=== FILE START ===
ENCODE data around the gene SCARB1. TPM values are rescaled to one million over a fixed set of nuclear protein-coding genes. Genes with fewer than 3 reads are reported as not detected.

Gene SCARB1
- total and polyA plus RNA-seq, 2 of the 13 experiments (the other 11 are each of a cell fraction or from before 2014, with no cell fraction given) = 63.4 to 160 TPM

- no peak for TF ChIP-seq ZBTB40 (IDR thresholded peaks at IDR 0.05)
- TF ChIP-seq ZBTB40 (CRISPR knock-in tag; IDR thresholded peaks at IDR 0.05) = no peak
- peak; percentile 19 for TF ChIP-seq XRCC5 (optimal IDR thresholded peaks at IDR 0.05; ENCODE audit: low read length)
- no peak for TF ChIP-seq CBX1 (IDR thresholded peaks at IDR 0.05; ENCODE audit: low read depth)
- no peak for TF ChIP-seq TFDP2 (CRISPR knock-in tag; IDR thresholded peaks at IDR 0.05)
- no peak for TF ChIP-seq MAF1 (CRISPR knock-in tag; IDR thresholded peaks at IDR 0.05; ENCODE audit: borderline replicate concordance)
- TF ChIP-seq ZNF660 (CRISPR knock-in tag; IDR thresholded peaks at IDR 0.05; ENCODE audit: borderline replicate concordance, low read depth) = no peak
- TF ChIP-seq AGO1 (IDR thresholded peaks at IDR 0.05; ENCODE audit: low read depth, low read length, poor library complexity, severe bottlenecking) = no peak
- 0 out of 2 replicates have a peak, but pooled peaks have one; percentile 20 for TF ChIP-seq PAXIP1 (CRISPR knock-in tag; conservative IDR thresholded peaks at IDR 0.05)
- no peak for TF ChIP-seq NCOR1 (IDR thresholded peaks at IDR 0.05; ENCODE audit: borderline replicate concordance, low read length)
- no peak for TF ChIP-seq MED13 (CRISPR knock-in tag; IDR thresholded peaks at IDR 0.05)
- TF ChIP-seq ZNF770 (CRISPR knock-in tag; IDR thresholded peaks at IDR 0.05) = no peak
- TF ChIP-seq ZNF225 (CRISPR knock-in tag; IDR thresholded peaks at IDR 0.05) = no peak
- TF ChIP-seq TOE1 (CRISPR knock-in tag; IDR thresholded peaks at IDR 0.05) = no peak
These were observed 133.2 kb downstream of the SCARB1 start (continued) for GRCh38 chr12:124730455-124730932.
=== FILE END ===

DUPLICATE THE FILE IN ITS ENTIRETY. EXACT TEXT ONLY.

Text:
ENCODE data around the gene SCARB1. TPM values are rescaled to one million over a fixed set of nuclear protein-coding genes. Genes with fewer than 3 reads are reported as not detected.

Gene SCARB1
- total and polyA plus RNA-seq, 2 of the 13 experiments (the other 11 are each of a cell fraction or from before 2014, with no cell fraction given) = 63.4 to 160 TPM

- no peak for TF ChIP-seq ZBTB40 (IDR thresholded peaks at IDR 0.05)
- TF ChIP-seq ZBTB40 (CRISPR knock-in tag; IDR thresholded peaks at IDR 0.05) = no peak
- peak; percentile 19 for TF ChIP-seq XRCC5 (optimal IDR thresholded peaks at IDR 0.05; ENCODE audit: low read length)
- no peak for TF ChIP-seq CBX1 (IDR thresholded peaks at IDR 0.05; ENCODE audit: low read depth)
- no peak for TF ChIP-seq TFDP2 (CRISPR knock-in tag; IDR thresholded peaks at IDR 0.05)
- no peak for TF ChIP-seq MAF1 (CRISPR knock-in tag; IDR thresholded peaks at IDR 0.05; ENCODE audit: borderline replicate concordance)
- TF ChIP-seq ZNF660 (CRISPR knock-in tag; IDR thresholded peaks at IDR 0.05; ENCODE audit: borderline replicate concordance, low read depth) = no peak
- TF ChIP-seq AGO1 (IDR thresholded peaks at IDR 0.05; ENCODE audit: low read depth, low read length, poor library complexity, severe bottlenecking) = no peak
- 0 out of 2 replicates have a peak, but pooled peaks have one; percentile 20 for TF ChIP-seq PAXIP1 (CRISPR knock-in tag; conservative IDR thresholded peaks at IDR 0.05)
- no peak for TF ChIP-seq NCOR1 (IDR thresholded peaks at IDR 0.05; ENCODE audit: borderline replicate concordance, low read length)
- no peak for TF ChIP-seq MED13 (CRISPR knock-in tag; IDR thresholded peaks at IDR 0.05)
- TF ChIP-seq ZNF770 (CRISPR knock-in tag; IDR thresholded peaks at IDR 0.05) = no peak
- TF ChIP-seq ZNF225 (CRISPR knock-in tag; IDR thresholded peaks at IDR 0.05) = no peak
- TF ChIP-seq TOE1 (CRISPR knock-in tag; IDR thresholded peaks at IDR 0.05) = no peak
These were observed 133.2 kb downstream of the SCARB1 start (continued) for GRCh38 chr12:124730455-124730932.